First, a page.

East Africa is endowed with plants, animals, insects and microorganisms (tiny living things which cannot be seen by the naked eye) of various kinds. This rich diversity of biological resources is a strong foundation for a bioeconomy. The term “bioeconomy” is widely understood in the region as the use of scientific knowledge to add social and economic value to biological resources in a sustainable way. This added value is expressed in healthier foods, safer medicines, useful substances from biological waste and other environmentally friendly processes in manufacturing, distribution and consumption of goods and services. The region chose to develop an innovation-driven bioeconomy strategy, the first of its kind in Africa, which will ascertain priorities, build partnerships around shared goals and guide investment in a wide range of biological resources.
The recent coronavirus disease 2019 (COVID-19) pandemic, which first broke out in China in December 2019 and spread all over the world, has further highlighted the importance of having a resilient bioeconomy. As part of the response to the pandemic, a team of scientists in Tanzania and Uganda started to produce alcohol-based sanitisers from the fermentation of cassava peels and stalks of sweet sorghum, respectively. These materials are usually discarded as waste. Alcohol-based sanitisers having a concentration of alcohol above 60 per cent v/v (i.e. 60 per cent of the liquid is alcohol) are effective disinfectants, which kill microorganisms (e.g. viruses, bacteria and fungi). In an active bioeconomy, scientific ideas involving biological resources and the agility of scientists in responding to emerging situations such as disease outbreaks are vital assets for countries.
Countries all over the world are gradually turning to biological resources as a means to reduce carbon dioxide and methane emissions, which are responsible for global warming. These emissions arise from the use of fossil fuels like oil to power automobiles or make plastic materials, etc., and coal to generate electricity or produce cement for house-building. If people were to change the way they produce and consume these things and adopt biological-based alternatives, then emissions would drop, and the planet would be saved from potential catastrophic climatic effects of global warming. Regions like East Africa, which still have low carbon emission levels, can choose a growth and development pathway that circumvents the pitfalls of a fossil-driven economy. This pathway is a bioeconomy!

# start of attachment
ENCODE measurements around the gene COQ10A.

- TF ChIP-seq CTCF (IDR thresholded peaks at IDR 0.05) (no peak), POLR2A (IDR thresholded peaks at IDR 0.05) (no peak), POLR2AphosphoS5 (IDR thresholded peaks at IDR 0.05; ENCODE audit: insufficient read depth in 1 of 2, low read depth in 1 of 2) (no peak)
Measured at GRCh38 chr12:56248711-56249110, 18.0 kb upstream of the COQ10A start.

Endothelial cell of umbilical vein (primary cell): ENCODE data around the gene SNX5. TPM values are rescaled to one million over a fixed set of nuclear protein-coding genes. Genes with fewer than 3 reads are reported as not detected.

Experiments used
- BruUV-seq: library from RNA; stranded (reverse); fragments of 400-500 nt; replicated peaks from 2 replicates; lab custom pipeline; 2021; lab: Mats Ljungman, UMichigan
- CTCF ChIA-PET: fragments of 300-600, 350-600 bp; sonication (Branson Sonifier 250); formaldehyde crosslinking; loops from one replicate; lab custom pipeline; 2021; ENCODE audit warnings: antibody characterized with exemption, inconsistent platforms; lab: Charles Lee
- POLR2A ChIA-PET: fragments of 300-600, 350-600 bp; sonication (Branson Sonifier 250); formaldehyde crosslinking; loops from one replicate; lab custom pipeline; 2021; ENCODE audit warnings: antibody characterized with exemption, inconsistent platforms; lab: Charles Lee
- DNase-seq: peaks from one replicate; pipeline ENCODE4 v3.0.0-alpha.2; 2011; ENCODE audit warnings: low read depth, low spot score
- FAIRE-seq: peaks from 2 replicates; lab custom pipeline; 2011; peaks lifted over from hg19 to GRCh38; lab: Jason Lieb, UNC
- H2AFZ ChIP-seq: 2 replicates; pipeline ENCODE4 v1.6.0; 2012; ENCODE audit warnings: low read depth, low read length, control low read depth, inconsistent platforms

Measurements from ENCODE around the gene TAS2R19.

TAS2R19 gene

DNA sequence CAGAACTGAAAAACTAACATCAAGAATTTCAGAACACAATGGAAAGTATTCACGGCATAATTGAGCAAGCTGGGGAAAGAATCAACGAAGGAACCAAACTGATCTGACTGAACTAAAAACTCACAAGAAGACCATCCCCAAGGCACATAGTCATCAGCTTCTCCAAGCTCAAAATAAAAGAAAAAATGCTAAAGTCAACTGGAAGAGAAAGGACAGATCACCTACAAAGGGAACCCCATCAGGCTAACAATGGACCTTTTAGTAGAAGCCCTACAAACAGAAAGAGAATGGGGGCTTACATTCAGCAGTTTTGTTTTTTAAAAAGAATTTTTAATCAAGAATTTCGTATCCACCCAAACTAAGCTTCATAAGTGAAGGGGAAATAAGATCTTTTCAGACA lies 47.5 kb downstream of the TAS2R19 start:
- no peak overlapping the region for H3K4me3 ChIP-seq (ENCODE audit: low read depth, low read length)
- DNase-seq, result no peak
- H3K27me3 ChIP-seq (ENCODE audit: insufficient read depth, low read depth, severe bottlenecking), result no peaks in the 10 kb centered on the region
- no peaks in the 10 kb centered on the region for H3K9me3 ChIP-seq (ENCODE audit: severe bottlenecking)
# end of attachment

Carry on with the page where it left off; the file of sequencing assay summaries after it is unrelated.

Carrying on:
Developing an East African bioeconomy is attractive because the region has a rich biological resource base. It also has scientists who, when given the necessary support, are capable of harnessing knowledge from within and elsewhere in the world, to add value to these resources in a productive and sustainable way. The region has the fundamentals for growth. There is relative macroeconomic stability – markets are liberalised and fiscal policies are effective. A lot of investment has been made in security of persons and property. Infrastructure like roads and electricity are being built, and many foreign companies are also investing in the region. Collectively, these factors have driven the region’s GDP growth rate consistently above five per cent in the last decade, as data from the International Monetary Fund and African Development Bank show.
Going forward, the challenge is for the region to increase this growth rate to at least seven per cent per annum, if it is to realise its ambition of achieving upper middle-income status (where gross national income per capita is between 3,996 and 12,375 US dollars) within the next 30 years. To a large extent, this challenge can be addressed by diversifying sources of growth. Why does a bioeconomy offer more opportunities for economic diversification in the region?